Finally Robertson grew impatient and stated, "So all of this is for nothing."
"Well, it's really more than it seems," Mortison began and watched Robertson's eyes lower again. He elbowed Pierce, his eyes urgently appealing for help.
Pierce stepped in. "We hope it's not too late. We've heard rumors from a few of our stockholders."
Tom's finger moved across the smooth black surface of the top grain cowhide. The golden bar clasp was clean and elegant, like the woman in the black sweater, her body lean and elegant like his favorite black Jaguar coupe.
Lazily he looked up at them, growing tired of their groveling.
Pierce finally worked up the courage to say it. "Will you take our retainer, Mr. Robertson?"
Tom sighed wearily, glanced down at the check and began. "If Radco becomes a client, we would be precluded from taking on another client intent on acquiring your company…. a conflict of interest. Your retainer is a means of keeping me from sitting on the other side of the table in a corporate takeover."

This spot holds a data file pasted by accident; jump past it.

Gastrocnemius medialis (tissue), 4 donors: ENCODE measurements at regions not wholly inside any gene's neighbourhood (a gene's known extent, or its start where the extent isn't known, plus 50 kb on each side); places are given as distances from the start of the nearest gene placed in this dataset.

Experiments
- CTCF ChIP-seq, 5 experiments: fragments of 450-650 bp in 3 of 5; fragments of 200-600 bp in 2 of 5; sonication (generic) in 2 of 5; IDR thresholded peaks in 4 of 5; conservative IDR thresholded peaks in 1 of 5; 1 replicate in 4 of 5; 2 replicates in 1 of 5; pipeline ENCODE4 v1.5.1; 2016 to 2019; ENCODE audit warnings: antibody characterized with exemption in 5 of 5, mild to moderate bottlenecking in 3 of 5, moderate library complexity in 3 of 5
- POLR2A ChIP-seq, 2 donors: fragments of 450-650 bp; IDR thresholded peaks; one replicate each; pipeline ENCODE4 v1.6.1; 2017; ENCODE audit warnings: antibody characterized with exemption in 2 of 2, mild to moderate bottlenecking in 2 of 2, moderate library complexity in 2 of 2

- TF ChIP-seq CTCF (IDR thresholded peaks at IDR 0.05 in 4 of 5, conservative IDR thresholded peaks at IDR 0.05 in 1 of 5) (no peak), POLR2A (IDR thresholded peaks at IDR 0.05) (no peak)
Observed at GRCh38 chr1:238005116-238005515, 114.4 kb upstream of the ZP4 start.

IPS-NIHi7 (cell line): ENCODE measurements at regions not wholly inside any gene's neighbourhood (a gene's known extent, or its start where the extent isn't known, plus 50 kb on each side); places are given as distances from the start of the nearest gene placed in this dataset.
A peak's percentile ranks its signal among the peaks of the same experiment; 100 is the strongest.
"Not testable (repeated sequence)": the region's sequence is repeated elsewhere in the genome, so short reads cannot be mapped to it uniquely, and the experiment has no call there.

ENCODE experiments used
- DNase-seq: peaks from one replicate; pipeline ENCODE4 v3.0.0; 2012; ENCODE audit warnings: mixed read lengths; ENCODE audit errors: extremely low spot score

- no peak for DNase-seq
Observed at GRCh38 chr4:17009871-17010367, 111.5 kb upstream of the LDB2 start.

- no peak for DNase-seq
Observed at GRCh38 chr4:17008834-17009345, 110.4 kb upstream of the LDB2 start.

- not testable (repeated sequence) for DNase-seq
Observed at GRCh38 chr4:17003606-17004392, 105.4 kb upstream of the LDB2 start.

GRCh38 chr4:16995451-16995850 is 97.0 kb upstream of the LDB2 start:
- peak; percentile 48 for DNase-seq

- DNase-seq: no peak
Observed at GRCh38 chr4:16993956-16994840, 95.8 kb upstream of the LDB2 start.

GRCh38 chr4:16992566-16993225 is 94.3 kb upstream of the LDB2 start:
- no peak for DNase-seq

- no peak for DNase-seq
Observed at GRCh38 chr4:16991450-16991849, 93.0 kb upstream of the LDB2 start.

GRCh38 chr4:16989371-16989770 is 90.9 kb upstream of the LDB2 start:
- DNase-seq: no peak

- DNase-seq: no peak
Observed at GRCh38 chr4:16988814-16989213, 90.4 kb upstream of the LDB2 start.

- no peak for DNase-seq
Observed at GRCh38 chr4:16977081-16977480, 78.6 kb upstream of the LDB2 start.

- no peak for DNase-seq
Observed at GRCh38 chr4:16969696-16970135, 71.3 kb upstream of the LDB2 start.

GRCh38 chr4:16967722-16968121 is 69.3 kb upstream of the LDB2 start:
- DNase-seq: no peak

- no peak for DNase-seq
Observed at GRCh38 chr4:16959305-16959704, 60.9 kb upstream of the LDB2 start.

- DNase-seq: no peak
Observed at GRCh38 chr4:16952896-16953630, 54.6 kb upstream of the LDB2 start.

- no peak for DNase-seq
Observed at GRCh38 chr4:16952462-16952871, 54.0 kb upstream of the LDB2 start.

The Radco executives nervously watched. Then Pierce finally spoke, "With all due respect, sir, you're a formidable adversary. We want you on our side not theirs."
A slight smile pulled at the corner of his lips as he watched her across the floor. "Just like my Jaguar, fast, sleek, and elegant."
Taking the check from the table, the attorney folded and slipped it inside his jacket pocket with a sigh of relief from the men across the table.
"Thank you, Mr. Robertson!" Morgan Pierce began. "Having you on our side will give our shareholders great relief."
Tom's eyes narrowed, his finger once again lovingly caressing the soft leather of the wallet. "You're a small fish in a big pond, gentlemen. It never pays to feel relief. You're still tomorrow's meal, remember that," he warned.
The Radco executives slipped from the booth and stood, their hands extended. "Thank you, Mr. Robertson, for taking our retainer and for your words of advice."